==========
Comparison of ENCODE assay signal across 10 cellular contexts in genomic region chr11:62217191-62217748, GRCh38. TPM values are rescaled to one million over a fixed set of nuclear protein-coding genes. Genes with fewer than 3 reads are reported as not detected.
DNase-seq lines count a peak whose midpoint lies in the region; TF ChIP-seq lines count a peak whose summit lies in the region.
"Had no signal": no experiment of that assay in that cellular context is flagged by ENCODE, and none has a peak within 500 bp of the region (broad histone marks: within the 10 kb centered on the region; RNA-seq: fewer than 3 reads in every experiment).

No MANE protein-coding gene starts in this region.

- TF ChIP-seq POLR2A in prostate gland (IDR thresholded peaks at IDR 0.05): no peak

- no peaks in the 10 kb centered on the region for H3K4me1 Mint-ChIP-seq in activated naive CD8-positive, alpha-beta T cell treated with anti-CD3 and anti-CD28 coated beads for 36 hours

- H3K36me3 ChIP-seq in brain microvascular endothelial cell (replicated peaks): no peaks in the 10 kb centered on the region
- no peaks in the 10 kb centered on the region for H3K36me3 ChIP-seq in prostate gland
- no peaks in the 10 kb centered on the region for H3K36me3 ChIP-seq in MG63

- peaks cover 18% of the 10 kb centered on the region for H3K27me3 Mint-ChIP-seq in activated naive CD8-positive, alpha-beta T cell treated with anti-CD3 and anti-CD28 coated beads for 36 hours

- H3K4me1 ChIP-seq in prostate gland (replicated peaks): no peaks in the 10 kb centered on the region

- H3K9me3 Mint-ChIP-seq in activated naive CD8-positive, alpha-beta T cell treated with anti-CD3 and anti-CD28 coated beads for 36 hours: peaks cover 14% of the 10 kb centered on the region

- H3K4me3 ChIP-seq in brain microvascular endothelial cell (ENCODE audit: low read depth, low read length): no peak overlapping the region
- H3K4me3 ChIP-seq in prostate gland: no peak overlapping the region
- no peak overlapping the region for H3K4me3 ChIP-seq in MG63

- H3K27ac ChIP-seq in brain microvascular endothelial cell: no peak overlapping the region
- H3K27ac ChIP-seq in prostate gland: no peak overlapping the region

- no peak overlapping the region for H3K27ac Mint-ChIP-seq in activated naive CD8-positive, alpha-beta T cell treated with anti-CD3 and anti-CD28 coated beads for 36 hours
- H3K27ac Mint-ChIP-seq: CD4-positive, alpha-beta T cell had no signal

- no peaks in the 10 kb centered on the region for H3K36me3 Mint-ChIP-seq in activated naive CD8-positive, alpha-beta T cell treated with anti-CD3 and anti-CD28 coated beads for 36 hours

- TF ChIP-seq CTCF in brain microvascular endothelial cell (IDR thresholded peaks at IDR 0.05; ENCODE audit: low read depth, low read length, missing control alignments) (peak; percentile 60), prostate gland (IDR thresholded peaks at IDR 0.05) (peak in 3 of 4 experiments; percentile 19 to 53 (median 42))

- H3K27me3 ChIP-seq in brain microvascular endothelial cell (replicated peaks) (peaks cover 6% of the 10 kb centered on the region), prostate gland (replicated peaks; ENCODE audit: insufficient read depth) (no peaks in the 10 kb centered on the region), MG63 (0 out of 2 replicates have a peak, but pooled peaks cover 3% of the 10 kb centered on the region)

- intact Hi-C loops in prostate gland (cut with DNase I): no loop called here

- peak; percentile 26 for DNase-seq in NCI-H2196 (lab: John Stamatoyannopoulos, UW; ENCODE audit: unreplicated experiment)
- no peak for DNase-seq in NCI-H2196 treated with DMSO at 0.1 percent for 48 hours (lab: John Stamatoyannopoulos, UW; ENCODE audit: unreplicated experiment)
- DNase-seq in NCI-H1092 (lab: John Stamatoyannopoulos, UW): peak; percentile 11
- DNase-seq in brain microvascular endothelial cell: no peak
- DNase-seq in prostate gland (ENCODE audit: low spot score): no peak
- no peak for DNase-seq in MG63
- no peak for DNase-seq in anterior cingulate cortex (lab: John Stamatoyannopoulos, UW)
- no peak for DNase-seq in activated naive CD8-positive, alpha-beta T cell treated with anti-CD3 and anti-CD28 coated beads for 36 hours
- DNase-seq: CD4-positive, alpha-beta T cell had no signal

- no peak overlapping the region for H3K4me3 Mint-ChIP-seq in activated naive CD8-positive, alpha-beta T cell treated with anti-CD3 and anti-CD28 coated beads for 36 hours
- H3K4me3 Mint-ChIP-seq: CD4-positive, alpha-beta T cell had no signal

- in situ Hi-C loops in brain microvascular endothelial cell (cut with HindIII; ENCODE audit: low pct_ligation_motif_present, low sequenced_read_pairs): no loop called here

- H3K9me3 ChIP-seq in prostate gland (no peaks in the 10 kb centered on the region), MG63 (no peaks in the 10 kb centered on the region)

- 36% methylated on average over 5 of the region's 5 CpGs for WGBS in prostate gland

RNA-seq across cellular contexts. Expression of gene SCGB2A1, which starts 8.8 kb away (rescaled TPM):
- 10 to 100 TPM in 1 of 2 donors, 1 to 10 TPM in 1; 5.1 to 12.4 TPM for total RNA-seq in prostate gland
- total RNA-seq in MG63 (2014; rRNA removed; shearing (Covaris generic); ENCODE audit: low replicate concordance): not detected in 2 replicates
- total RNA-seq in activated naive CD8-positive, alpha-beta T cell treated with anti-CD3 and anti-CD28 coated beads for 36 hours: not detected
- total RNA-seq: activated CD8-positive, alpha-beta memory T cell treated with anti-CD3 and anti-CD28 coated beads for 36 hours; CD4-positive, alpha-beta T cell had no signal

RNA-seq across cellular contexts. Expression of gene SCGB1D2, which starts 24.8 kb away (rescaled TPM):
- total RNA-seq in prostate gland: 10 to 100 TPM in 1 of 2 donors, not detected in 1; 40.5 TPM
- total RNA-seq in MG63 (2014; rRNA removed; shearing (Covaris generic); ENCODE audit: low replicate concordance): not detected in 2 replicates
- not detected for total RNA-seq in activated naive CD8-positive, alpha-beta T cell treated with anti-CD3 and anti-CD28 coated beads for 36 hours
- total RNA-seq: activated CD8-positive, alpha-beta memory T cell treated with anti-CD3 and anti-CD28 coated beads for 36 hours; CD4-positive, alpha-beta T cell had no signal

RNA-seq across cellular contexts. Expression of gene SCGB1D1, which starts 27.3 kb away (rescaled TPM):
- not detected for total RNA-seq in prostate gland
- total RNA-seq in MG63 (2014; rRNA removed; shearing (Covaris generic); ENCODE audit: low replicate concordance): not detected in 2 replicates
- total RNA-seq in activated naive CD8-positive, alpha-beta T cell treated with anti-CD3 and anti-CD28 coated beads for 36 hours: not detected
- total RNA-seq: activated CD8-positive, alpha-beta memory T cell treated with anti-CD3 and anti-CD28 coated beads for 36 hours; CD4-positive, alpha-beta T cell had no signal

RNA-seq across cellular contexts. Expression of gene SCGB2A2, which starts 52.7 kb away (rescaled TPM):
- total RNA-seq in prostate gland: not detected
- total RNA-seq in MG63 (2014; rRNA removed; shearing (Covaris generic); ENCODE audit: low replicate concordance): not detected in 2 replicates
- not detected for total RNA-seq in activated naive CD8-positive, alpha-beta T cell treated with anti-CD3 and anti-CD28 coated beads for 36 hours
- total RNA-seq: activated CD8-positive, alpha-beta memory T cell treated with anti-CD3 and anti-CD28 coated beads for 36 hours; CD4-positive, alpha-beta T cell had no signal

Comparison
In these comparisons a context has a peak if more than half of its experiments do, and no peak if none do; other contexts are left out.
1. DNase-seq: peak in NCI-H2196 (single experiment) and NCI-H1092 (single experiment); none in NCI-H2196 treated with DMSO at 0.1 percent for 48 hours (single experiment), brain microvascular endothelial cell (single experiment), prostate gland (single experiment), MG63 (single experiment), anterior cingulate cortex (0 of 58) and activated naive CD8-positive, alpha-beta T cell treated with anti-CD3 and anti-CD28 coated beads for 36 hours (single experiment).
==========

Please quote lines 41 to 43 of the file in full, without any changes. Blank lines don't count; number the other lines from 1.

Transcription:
- total RNA-seq in activated naive CD8-positive, alpha-beta T cell treated with anti-CD3 and anti-CD28 coated beads for 36 hours: not detected
- total RNA-seq: activated CD8-positive, alpha-beta memory T cell treated with anti-CD3 and anti-CD28 coated beads for 36 hours; CD4-positive, alpha-beta T cell had no signal

RNA-seq across cellular contexts. Expression of gene SCGB1D2, which starts 24.8 kb away (rescaled TPM):